A summary of Cromwell’s character by a royalist
(Earl of Clarendon, Edward Hyde: The History of the Great Rebellion, Vol. III, part 1, p.432, p.509. Published at Clarendon Printing House, 1767-1786)
There cannot be a greater Manifestation of the universal prejudice and aversion in the whole Kingdom towards Cromwell, -and his Government, than that there could be so many designs and conspiracies against him, which were communicated to so many Men, and that such signal and notable Persons could resort to London, and remain there, without any such information or discovery, as might enable him to cause them to be apprehended; …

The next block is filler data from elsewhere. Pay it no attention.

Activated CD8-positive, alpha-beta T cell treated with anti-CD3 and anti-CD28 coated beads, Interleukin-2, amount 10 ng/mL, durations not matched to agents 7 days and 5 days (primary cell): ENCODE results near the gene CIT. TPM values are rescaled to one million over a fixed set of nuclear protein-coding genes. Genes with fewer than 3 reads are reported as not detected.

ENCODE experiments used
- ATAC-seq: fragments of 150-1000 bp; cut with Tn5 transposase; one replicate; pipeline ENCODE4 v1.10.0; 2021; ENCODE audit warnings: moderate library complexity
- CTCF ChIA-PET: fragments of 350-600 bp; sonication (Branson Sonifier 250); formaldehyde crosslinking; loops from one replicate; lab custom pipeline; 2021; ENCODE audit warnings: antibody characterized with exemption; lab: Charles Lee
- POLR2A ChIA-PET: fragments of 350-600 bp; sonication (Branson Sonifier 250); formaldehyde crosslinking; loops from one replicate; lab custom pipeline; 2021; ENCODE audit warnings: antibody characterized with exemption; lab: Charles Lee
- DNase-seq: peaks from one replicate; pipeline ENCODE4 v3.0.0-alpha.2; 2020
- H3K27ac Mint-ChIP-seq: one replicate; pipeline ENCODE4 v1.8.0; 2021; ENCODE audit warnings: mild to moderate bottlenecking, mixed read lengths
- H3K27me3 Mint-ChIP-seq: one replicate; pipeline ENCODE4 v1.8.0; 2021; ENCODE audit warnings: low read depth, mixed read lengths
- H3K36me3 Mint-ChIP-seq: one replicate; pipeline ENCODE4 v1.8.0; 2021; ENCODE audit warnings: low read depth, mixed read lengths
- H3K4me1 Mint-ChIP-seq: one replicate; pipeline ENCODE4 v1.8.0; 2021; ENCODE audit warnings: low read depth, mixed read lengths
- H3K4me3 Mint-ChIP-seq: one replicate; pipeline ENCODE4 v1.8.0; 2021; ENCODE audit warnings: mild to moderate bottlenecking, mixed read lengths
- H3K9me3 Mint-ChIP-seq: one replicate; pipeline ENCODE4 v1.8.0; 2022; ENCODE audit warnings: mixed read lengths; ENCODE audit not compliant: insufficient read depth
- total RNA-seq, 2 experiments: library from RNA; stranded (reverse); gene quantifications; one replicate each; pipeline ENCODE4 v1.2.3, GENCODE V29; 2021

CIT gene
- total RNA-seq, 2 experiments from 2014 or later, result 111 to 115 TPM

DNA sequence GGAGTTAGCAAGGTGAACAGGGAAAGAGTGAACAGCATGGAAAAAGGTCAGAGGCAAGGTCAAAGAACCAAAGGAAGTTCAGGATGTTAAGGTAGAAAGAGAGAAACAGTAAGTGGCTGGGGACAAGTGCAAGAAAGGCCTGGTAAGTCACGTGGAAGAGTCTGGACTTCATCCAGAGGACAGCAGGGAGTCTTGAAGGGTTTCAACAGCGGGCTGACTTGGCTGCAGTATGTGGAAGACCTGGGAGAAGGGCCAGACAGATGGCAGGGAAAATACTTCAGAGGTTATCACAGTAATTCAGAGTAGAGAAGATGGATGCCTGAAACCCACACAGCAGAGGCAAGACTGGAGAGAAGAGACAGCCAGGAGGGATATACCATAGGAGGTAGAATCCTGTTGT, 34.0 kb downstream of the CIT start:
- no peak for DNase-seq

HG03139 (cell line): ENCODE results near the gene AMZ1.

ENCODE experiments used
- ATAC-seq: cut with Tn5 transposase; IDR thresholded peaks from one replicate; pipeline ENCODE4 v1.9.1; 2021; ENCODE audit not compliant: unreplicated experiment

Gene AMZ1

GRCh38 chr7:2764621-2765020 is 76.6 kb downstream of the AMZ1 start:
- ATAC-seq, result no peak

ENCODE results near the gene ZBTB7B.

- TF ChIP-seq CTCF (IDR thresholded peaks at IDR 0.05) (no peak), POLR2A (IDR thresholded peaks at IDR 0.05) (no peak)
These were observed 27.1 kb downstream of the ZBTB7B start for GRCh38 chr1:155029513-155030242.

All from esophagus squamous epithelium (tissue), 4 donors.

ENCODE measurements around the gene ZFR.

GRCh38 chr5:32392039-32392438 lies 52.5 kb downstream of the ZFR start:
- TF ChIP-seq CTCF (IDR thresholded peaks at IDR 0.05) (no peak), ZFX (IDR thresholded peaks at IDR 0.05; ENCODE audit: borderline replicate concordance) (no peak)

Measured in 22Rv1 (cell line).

To conclude his Character, Cromwell was not so far a Man of blood, as to follow Machiavel's method; which prescribes, upon a total alteration of Government, as a thing absolutely necessary, to cut off all the heads of those and extirpate their Families, who are Friends to the old one. It was confidently reported, that, in the Council Officers, it was more than once proposed, “that there might be a general Massacre of all the Royal Party", as the only Expedient to secure the Government, but that Cromwell would never consent to it; it may be, out of too great a contempt of his Enemies. In a word, as he was guilty of many Crimes against which Damnation is denounced, and for which Hell-fire is prepared, so he had some good Qualities which have caused the Memory of some Men in all Ages to be celebrated; and he will be looked upon by Posterity as a brave wicked Man.